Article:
Powell, Anna (2013) Treasure-hunting, Conversation and Chance: game-playing through artistic encounters. In: InterDisciplinary.net 2nd Global Conference 2013, Monday 22nd July – Wednesday 24th July 2013, Mansfield College, Oxford.

Art practice and gallery visiting have been discussed in the context of ‘play’ by cultural theorists, art historians and artists alike. Nicolas Bourriaud asserts that, ‘artistic activity is a game’ (2002), while Michael Baxandall states that each of the three elements essential to the artistic encounter – the artist, artwork and viewer – ‘is playing […] a different game in the field’ (1991).

Since the 1960s art has continued to challenge the viewer in their role as mere ‘beholder’, encouraging playful interaction between artist, artwork and audience. Contextualised at the outset through Tacita Dean’s Trying to Find the Spiral Jetty (1997), this paper considers specifically those artworks which incorporate ‘hide and seek’ pursuits and elements of chance, mediated through their materiality and manner of display.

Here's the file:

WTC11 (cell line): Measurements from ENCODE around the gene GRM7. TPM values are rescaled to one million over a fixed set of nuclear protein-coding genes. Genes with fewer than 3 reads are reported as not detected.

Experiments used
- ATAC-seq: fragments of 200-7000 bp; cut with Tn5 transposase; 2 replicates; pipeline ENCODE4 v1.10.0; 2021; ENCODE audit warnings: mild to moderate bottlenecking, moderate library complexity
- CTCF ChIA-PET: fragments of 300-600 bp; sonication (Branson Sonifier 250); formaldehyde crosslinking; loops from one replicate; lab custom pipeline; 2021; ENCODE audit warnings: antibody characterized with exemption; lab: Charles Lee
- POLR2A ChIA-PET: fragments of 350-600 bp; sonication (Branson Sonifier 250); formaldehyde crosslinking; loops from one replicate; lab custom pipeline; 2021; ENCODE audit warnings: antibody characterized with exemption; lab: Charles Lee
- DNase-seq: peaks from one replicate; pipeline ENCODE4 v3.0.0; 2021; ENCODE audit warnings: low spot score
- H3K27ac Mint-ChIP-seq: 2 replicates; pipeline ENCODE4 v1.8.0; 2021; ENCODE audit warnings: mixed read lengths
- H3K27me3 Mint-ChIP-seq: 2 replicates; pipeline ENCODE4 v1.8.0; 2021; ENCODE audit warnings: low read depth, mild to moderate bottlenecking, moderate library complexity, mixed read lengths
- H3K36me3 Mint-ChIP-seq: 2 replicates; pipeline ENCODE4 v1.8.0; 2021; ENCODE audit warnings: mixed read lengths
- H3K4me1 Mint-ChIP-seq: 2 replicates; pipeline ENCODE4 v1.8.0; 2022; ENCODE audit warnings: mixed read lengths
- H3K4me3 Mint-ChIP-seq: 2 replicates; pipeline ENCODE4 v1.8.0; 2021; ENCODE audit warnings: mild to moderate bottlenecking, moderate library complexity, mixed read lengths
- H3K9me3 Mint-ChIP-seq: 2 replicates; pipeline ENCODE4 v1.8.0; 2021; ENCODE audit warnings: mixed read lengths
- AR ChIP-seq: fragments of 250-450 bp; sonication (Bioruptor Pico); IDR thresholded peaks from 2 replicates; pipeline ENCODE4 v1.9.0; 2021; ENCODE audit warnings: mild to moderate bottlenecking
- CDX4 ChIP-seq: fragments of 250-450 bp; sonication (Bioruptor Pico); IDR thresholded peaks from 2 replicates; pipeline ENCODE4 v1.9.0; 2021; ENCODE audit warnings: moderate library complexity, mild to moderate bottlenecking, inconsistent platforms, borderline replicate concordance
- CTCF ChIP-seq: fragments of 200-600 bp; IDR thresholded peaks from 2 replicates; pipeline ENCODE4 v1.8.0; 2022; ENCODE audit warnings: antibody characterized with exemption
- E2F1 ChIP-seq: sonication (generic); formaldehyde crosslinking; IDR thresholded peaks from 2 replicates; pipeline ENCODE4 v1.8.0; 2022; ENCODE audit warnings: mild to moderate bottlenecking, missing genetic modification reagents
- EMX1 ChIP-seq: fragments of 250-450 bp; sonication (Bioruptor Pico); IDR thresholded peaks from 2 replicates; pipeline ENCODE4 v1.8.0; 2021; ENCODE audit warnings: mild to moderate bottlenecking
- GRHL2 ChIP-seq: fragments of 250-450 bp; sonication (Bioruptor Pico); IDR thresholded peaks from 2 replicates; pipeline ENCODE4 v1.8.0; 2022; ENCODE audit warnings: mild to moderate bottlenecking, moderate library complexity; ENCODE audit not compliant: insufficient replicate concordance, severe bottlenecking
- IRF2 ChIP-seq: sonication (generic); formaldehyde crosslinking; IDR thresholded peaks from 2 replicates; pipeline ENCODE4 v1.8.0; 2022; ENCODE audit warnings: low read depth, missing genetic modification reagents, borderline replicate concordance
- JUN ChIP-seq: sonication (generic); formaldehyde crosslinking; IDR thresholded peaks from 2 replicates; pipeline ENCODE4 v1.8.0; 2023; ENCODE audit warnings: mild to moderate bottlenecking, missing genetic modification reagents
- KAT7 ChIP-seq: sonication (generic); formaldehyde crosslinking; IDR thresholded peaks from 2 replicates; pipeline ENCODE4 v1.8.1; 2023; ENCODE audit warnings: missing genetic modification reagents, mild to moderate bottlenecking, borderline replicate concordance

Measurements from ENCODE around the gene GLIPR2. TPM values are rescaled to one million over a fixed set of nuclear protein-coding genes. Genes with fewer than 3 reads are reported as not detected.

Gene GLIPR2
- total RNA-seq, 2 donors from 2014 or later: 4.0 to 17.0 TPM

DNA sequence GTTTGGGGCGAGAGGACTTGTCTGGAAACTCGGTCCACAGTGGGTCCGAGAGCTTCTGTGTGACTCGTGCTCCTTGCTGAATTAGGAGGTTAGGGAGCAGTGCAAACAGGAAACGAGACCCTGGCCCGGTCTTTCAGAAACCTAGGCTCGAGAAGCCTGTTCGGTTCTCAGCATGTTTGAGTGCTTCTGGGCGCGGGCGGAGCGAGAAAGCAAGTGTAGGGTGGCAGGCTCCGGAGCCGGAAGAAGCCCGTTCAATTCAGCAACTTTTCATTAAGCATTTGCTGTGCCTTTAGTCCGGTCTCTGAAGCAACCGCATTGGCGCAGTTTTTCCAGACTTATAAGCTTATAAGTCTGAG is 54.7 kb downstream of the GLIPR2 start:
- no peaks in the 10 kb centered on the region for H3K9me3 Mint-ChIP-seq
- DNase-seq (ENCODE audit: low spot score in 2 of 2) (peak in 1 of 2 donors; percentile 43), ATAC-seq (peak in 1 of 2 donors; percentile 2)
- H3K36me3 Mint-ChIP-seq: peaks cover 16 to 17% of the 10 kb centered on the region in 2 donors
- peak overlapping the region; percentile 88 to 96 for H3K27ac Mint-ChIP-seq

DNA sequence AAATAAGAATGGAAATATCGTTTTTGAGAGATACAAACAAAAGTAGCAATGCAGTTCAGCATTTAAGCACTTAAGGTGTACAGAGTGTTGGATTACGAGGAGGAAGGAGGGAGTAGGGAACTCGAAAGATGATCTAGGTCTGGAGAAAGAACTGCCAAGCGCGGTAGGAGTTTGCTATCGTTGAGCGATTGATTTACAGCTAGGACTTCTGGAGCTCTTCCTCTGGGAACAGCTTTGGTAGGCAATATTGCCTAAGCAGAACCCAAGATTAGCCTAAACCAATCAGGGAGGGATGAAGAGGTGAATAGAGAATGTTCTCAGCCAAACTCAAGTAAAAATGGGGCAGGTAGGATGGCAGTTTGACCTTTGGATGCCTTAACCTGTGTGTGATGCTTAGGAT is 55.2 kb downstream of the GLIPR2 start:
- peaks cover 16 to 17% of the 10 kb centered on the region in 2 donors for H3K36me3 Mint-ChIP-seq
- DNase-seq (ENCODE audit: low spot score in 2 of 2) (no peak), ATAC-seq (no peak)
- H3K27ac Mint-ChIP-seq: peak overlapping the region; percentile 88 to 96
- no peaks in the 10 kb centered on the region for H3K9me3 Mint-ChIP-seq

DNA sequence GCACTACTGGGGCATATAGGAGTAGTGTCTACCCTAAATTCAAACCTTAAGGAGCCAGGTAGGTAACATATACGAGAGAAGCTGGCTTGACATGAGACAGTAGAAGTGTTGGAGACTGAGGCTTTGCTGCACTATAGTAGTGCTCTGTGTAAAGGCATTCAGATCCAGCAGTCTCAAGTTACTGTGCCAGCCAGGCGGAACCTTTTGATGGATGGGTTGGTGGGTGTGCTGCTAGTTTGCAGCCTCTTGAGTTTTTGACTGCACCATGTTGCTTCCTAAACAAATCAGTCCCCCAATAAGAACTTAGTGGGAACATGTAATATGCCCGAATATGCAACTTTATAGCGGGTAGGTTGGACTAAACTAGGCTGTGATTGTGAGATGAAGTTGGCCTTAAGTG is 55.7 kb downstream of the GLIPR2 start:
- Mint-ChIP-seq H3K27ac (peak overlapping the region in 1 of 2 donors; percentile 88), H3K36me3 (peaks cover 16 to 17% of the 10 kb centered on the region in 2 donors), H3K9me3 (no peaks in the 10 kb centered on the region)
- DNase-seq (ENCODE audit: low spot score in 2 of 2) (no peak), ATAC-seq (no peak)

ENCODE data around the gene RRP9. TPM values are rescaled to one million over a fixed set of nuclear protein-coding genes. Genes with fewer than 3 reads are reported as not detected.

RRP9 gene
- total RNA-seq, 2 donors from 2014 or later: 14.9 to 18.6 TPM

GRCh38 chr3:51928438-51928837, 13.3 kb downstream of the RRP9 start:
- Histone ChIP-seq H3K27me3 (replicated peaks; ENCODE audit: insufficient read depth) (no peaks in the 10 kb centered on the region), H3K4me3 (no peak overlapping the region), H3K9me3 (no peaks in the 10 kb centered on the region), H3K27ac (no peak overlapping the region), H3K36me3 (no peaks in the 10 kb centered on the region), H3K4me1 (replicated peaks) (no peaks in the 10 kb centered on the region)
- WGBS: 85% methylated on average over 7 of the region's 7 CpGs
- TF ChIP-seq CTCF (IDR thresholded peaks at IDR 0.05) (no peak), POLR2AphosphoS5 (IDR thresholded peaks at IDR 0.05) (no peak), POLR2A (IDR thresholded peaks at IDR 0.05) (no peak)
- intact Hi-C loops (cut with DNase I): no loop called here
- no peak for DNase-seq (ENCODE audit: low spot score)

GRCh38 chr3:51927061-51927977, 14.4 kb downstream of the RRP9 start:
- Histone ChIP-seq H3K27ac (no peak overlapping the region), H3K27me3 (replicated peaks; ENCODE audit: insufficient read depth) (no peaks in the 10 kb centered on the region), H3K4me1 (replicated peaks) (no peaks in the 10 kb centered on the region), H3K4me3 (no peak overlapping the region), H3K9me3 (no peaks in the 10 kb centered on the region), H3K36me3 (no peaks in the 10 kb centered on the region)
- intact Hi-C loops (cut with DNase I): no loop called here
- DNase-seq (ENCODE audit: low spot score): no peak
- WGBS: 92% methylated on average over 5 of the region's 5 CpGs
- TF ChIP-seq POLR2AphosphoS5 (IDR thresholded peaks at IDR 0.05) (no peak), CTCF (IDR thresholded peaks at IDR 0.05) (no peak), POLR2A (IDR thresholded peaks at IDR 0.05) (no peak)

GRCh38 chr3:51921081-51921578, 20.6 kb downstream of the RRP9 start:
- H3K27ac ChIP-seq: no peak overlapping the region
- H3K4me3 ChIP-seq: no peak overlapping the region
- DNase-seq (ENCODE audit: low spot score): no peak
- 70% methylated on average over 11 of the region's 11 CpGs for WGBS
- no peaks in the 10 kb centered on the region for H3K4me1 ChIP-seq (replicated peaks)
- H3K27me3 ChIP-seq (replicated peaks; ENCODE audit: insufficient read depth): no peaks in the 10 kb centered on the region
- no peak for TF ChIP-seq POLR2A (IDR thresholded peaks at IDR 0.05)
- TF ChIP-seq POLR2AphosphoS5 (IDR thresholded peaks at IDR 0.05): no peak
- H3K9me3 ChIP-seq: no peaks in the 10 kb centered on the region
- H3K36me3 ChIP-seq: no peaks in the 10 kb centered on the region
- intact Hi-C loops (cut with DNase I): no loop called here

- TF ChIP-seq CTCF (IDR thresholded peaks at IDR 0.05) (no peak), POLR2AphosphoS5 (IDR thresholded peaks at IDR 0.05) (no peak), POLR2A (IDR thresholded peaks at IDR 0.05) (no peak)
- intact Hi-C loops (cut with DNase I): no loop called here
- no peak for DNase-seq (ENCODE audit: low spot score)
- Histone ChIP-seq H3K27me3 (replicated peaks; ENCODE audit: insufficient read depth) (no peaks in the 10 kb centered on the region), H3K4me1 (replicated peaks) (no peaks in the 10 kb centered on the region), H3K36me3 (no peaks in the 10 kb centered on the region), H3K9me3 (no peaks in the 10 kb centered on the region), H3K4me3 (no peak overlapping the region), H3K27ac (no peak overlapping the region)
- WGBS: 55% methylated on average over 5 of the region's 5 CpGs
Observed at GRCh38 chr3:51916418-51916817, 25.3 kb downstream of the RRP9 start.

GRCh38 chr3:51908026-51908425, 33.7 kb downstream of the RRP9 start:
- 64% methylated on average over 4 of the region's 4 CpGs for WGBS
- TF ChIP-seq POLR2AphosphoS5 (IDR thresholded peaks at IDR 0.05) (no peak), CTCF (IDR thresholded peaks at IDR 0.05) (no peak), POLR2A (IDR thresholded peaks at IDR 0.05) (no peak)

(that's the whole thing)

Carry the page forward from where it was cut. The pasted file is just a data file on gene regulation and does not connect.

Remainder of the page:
Evocative of Freud’s Fort/Da theory where the child stages the distressing disappearance and reappearance of his mother through gameplay, this paper explores a selection of contemporary artworks which are purposely ‘hidden’ and which present a sort of ‘anti-display’, enticing the viewer to participate in a journey of discovery akin to a treasure-hunt, while simultaneously enabling the possibility that the works might be discovered through an ‘act of folly’ (Richard Higlett, 2009). Here, the artistic encounter pivots between the incidental and intentional, and the artwork-audience relationship is made to acknowledge its own playful performativity.

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